Section Editor: Evolutionary developmental biology and morphology

  • Sylvie Mazan, CNRS

Section Editor: Experimental evolution

  • Michael Brockhurst, University of York

Section Editors: Genome evolution and evolutionary systems biology

  • Maria Anisimova, Zurich University of Applied Sciences
  • David Liberles, Temple University
  • Arndt von Haeseler, Max F Perutz Laboratories

Section Editors: Phylogenetics and phylogeography

  • Herve Philippe, Centre for Biodiversity Theory and Modelling

Section Editor: Speciation and evolutionary genetics

  • Hirohisa Kishino, University of Tokyo

Section Editor: Theories and models

  • Susanna Manrubia, National Biotechnology Centre (CSIC), Madrid

Executive Editor

  • Christopher Foote, BioMed Central


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  • Image attributed to: Haug et al. BMC Evolutionary Biology 2015

    The oldest holometabolous insect larva

    A 311 million year old holometabolous insect larva, the oldest yet described, had a caterpillar like body plan and was likely an inactive herbivore, giving new insights into the evolution of a group that now dominates the planet.

    BMC Evolutionary Biology 2015, 15:208
  • Image attributed to: Diaz and Trainor BMC Evolutionary Biology 2015

    How the chameleon learned to climb

    The distinctive ‘two-toed’ feet of chameleons, key to their tree climbing ability, evolved through an increase in the number of skeletal elements in their wrists and ankles, allowing them to be remodelled as  a ball-and-socket joint.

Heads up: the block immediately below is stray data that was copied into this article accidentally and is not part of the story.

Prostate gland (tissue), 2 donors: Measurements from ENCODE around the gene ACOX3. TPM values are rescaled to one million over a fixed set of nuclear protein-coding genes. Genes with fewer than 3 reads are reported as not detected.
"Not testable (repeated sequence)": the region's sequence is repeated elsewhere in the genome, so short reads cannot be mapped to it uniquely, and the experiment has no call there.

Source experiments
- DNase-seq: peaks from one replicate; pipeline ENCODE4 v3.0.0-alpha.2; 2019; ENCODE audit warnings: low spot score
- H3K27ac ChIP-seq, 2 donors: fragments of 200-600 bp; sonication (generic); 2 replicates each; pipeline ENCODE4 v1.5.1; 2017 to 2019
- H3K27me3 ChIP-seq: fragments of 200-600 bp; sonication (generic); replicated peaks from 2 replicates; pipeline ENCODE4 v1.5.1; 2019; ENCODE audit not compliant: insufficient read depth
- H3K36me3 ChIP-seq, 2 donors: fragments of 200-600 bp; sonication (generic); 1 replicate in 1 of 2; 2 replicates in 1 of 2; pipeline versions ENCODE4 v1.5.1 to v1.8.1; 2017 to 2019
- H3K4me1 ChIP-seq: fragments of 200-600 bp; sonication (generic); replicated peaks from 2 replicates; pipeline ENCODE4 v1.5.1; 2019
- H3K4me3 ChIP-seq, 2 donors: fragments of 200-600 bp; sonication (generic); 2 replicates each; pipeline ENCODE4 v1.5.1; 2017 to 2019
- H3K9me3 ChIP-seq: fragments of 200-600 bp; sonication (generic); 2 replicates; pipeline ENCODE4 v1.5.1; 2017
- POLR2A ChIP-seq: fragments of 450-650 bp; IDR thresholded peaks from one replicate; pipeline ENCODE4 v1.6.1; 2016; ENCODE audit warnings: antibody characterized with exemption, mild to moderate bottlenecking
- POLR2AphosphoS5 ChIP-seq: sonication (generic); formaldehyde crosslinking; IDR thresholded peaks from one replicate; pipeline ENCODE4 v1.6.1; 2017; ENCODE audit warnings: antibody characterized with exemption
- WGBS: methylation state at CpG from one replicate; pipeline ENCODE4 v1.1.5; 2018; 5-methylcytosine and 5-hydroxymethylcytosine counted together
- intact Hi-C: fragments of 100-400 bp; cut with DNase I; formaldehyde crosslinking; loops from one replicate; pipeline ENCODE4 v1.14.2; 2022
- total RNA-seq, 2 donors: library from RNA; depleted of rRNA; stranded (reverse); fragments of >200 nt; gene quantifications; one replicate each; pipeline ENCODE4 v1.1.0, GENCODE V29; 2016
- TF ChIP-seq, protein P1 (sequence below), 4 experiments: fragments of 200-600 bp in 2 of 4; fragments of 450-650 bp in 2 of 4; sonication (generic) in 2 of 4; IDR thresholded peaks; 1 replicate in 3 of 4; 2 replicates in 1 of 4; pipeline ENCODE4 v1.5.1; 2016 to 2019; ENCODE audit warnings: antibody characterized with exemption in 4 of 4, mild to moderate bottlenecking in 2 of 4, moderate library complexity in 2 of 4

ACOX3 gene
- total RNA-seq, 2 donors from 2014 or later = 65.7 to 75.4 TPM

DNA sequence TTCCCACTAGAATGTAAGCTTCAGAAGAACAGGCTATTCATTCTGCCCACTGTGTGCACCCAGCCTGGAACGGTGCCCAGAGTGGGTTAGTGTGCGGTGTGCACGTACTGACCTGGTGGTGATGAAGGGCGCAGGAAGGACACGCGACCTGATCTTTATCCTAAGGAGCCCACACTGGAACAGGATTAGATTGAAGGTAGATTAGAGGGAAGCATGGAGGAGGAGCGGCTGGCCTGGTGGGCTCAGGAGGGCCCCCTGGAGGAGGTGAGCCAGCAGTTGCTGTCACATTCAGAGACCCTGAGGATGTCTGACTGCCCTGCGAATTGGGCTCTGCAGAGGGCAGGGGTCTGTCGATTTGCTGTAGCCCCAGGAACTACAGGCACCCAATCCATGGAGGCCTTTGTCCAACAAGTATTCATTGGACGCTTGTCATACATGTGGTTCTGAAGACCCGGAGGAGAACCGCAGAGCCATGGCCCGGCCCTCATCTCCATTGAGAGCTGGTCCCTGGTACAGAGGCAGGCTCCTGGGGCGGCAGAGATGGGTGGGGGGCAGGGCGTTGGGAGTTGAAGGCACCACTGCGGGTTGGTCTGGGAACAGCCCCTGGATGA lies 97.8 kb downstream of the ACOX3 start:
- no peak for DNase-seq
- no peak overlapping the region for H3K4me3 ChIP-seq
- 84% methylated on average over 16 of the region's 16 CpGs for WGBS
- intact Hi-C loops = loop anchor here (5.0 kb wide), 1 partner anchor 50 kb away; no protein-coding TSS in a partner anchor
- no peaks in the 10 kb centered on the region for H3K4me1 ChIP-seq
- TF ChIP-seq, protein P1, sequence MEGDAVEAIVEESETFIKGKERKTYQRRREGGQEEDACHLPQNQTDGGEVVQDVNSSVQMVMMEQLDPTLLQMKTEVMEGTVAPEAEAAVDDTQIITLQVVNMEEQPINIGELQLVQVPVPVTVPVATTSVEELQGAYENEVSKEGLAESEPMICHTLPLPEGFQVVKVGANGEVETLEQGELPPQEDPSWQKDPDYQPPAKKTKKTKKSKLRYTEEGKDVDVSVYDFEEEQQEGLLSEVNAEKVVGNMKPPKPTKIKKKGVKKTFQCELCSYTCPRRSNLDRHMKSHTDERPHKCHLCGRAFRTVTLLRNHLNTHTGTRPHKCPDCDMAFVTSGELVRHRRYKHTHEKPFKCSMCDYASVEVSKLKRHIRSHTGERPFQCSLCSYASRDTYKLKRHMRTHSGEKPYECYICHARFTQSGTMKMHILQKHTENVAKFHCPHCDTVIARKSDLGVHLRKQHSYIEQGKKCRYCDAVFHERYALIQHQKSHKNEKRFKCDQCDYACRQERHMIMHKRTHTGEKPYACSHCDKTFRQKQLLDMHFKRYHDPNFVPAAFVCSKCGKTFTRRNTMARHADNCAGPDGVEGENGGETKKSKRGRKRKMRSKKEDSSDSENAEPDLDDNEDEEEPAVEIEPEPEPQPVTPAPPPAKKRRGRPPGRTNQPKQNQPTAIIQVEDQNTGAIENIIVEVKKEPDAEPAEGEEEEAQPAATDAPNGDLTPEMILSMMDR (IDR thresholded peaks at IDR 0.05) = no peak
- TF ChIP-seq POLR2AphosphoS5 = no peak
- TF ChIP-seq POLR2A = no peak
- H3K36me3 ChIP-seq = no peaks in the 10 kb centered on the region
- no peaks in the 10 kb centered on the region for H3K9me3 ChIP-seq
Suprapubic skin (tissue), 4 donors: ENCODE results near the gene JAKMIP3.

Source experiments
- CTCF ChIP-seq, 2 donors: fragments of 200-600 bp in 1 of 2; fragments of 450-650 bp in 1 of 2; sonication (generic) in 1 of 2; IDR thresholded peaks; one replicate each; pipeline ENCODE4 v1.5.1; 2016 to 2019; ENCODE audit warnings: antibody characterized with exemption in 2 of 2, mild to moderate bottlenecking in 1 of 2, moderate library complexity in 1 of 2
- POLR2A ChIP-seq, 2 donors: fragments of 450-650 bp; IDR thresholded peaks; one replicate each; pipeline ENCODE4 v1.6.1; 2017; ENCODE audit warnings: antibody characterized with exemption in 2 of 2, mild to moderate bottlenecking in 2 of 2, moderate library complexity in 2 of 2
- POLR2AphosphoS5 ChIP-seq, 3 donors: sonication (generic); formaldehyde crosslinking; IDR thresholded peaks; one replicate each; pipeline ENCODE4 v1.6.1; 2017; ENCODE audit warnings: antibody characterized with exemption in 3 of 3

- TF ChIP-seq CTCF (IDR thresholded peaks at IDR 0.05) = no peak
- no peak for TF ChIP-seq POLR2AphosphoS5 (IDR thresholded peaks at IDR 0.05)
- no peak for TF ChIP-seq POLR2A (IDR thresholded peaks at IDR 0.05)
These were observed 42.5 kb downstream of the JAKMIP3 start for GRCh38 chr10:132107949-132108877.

BMC Evolutionary Biology 2015, 15:184
  • Image attributed to: Public Domain

    An incredible voyage

    Phylogenetic analysis supports an Australasian origin of Mascarene stick insects, meaning their ancestors voyaged over 5000km to reach these islands off the African coast; they also arrived before the current islands even existed.

    BMC Evolutionary Biology 2015, 15:196
  • Image attributed to: Fave et al. BMC Evolutionary Biology 2015

    Predictable evolution?

    Ant populations, separated for 90,000 years on sky islands, independently evolved  a wingless queen phenotype but each population also displays more random evolutionary changes in response to the same climatic and ecological changes.

    BMC Evolutionary Biology 2015, 15:183
  • Image attributed to: Patrick Lynch/Yale University

    The oldest and the scariest sea scorpion

    The oldest eurypterid (or sea-scorpion) yet described, at around 460 million years old, was large and predatory; various anatomical features suggest that even older eurypterids remain to be discovered.

    BMC Evolutionary Biology 2015, 15:169



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BMC Ecology image competition winner, 2015


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ISSN: 1471-2148